I am amazed by pitchers that make it back in any form from serious injury. I thought for sure Freddy Garcia was done. I know most pitchers make it back from TJ surgery if given enough time-and that’s a grueling rehab as well-but Freddy had shoulder surgery and missed over two seasons.
He’s in the right organization with their highly regarded medical team, and with Don Cooper, who mostly under the radar has had a good track record with getting quite a lot from formerly broken/failed pitchers.
Well, you say nice things about how he’s learned to be a crafty junkballer which is an admirable way for him to extend his career when he used to be a strikeout pitcher with good stuff.
But wouldn’t it be more fair to compare him to 5th starters around the leagues? That’s a collection of guys like Sweaty Freddy, kids, fill-ins and hanger-ons. I think he probably compares very favorably to that group. He may deliver 30 starts and 160 innings of below league average ERA. That’s much better than most teams 5th starters.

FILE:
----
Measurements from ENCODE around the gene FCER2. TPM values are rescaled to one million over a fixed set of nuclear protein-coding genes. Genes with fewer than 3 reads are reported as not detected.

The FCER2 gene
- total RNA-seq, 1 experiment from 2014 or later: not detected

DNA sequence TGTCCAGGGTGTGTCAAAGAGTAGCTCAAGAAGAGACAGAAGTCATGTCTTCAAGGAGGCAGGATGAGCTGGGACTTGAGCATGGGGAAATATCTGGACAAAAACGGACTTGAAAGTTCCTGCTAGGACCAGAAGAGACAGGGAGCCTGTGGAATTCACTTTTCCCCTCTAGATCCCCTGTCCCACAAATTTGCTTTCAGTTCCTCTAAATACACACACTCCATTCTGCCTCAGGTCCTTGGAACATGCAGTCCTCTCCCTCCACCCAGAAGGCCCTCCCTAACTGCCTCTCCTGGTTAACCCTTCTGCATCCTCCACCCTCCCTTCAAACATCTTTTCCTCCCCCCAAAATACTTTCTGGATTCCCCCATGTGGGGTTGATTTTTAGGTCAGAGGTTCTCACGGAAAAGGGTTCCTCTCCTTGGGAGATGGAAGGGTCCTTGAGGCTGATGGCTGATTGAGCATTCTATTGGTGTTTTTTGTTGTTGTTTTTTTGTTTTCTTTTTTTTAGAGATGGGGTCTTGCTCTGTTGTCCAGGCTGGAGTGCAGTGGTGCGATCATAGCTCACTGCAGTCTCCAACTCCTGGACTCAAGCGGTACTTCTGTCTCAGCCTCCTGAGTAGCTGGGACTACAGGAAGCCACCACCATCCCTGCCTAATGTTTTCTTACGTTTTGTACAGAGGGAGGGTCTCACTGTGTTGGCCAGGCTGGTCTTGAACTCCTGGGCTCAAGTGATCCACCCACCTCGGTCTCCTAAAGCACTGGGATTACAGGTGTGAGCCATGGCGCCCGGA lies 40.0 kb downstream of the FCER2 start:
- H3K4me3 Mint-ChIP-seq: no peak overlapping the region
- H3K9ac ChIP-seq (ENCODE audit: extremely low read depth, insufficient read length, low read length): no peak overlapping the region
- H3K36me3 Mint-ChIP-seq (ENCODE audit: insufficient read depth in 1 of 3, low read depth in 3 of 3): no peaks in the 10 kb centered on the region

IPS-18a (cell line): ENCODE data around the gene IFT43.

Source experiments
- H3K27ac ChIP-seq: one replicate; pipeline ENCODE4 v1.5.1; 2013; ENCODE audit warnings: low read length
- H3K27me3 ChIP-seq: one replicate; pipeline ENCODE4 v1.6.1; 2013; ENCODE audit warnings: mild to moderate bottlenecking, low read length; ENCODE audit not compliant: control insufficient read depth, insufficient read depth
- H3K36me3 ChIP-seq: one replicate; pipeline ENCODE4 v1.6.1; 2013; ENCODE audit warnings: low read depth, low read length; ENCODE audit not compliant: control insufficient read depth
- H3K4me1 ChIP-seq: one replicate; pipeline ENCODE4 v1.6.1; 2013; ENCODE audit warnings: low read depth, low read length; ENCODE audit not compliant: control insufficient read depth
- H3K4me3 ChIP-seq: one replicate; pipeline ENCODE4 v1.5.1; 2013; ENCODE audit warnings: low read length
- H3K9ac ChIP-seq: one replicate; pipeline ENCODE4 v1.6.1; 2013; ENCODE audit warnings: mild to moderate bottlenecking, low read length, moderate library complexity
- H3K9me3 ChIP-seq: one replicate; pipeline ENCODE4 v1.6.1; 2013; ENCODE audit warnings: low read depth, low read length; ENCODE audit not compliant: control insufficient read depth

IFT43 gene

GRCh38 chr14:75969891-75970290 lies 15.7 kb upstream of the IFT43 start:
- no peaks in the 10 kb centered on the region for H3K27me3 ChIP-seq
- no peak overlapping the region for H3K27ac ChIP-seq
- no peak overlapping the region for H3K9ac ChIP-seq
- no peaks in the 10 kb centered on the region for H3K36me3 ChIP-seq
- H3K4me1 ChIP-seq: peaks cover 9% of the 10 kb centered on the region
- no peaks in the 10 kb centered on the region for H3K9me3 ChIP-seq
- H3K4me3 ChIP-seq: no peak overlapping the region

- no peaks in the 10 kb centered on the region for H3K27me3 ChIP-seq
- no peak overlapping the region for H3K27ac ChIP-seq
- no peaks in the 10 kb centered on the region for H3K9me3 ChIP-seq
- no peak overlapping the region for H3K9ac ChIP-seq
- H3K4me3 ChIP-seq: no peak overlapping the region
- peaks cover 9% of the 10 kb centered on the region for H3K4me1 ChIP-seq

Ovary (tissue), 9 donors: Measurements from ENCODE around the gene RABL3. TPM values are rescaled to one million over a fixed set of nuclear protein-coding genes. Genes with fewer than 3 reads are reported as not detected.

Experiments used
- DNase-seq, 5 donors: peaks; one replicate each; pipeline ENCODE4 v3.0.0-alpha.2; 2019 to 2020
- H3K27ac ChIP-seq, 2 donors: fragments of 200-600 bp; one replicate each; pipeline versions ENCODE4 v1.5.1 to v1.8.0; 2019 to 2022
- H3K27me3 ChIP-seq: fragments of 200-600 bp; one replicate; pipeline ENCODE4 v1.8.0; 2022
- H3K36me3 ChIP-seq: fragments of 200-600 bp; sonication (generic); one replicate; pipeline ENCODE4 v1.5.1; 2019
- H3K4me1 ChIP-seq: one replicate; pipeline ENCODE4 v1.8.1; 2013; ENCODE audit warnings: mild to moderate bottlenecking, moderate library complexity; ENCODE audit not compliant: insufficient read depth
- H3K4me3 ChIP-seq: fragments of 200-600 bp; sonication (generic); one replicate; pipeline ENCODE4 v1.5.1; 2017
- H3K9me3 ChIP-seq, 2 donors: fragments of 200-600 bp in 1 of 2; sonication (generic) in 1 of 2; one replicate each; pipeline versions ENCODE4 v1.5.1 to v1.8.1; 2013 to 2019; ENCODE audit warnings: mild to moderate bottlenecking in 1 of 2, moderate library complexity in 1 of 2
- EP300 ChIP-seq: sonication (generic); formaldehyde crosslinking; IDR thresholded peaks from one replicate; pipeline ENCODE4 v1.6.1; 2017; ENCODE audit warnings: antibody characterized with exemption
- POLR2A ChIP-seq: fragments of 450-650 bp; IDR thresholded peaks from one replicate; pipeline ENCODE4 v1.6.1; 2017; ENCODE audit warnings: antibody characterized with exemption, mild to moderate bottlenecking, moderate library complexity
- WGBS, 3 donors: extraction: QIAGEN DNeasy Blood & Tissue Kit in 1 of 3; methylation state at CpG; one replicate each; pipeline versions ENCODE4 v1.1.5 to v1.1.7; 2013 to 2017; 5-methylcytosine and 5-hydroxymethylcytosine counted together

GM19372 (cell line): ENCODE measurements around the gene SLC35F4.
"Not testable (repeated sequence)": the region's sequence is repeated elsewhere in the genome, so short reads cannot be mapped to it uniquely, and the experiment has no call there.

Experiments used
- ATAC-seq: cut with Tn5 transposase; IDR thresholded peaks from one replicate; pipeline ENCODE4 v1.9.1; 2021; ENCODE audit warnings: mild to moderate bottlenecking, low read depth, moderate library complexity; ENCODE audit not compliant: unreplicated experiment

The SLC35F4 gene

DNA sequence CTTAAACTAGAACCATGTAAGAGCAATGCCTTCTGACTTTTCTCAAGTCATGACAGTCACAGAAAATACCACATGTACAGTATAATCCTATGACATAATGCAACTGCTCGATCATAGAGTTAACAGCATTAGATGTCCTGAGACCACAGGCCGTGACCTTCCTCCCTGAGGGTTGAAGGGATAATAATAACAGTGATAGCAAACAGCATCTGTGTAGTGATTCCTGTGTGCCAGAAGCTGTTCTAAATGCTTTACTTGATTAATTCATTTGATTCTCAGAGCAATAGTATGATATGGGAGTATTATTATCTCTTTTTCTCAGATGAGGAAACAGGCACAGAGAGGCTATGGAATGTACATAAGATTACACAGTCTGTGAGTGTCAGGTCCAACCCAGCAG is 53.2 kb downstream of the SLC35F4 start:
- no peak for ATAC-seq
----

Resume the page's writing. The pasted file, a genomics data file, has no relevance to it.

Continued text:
Not really. He’s a 5th starter for the Sox, when he’d be a #2 for the Royals, but “5th starter” and “2nd starter” are not really positions and, as such, don’t have different replacement levels. A #5 will make (almost) as many starts as a #2.
Point taken, but that’s alos kind of the point I was trying to make. If you get that kind of production from the fifth best guy on your staff, you have a pretty darn good pitching staff. If those numbers are second or third best, you’ve got big problems.
Same thing with hitting. If the 8th or 9th best hitter in your lineup (wherever the manager places him) is league average or just a little worse you are a great offensive club. If that guy is the fifth best hitter in the lineup, you’re going to struggle to score runs.